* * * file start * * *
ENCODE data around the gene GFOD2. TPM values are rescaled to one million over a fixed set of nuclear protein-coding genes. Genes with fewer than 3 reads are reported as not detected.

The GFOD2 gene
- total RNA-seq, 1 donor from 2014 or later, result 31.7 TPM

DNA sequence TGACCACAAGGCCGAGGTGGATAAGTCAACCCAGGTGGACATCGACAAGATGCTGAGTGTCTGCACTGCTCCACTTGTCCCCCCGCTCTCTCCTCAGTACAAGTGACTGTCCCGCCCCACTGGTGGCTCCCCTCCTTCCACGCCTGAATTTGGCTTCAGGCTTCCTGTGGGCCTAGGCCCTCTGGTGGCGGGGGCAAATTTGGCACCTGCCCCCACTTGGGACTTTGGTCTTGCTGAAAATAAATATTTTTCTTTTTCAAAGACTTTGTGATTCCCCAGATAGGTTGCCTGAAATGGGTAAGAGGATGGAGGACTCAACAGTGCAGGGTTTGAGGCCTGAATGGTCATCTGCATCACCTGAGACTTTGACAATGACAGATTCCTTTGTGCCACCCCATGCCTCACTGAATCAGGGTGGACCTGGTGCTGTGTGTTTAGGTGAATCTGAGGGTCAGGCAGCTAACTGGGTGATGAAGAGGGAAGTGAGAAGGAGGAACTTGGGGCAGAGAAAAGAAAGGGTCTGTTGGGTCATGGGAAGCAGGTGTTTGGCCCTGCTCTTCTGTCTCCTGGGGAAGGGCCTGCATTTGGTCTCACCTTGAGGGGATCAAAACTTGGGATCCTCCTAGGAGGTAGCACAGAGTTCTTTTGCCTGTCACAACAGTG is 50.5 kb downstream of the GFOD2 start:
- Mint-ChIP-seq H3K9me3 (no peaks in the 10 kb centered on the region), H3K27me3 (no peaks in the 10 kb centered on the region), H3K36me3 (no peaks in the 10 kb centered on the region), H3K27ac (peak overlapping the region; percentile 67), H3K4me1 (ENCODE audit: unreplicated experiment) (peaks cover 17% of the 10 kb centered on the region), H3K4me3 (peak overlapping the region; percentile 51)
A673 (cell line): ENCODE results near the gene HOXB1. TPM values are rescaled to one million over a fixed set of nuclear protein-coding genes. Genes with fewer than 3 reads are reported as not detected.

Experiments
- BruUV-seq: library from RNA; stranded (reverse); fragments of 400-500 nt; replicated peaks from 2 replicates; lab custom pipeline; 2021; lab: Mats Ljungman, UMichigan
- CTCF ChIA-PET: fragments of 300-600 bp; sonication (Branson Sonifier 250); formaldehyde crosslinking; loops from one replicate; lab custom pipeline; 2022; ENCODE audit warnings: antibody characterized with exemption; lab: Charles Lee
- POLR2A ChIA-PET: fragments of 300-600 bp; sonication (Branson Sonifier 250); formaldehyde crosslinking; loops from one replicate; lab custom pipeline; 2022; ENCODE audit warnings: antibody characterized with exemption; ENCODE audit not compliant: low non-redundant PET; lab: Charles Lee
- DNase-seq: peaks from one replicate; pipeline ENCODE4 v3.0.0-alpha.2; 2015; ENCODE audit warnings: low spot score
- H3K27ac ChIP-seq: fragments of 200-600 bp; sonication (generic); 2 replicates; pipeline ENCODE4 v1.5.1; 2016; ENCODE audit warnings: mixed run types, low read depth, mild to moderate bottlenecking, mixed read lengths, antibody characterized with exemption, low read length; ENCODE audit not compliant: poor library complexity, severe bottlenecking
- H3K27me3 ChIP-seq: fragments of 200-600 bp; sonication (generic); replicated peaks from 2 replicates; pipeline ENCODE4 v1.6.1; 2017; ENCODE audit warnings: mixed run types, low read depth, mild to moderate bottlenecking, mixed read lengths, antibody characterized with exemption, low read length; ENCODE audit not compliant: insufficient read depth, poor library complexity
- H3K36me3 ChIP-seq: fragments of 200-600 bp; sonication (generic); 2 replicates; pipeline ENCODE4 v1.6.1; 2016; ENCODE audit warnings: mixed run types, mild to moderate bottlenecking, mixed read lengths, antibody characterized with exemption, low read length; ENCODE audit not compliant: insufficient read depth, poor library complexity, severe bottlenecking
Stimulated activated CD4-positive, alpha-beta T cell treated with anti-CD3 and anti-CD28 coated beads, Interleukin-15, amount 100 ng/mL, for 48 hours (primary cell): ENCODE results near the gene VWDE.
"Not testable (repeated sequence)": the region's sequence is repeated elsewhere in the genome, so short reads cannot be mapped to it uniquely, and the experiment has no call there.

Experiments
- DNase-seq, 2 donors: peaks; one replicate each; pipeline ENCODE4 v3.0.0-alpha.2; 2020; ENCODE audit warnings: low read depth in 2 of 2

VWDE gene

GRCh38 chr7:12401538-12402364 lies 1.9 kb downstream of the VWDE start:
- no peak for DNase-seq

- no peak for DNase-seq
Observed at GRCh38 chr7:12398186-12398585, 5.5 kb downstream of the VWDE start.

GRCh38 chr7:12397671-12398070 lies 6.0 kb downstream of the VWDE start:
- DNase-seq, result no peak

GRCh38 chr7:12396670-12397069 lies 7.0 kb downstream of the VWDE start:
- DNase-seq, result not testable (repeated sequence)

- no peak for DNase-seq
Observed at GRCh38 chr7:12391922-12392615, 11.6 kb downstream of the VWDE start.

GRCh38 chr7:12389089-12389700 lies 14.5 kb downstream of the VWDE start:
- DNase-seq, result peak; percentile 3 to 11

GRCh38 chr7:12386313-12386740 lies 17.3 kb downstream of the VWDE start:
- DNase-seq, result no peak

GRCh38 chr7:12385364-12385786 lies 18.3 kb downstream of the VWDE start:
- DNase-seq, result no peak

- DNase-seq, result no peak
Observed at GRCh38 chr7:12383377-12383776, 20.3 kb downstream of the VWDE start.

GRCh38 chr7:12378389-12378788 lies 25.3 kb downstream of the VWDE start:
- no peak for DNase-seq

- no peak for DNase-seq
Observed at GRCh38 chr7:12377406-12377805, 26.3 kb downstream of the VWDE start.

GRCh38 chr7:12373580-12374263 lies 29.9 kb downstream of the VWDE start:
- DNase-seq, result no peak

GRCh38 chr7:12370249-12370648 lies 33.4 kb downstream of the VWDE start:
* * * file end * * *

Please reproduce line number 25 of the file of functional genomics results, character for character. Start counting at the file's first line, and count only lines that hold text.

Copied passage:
- DNase-seq, result no peak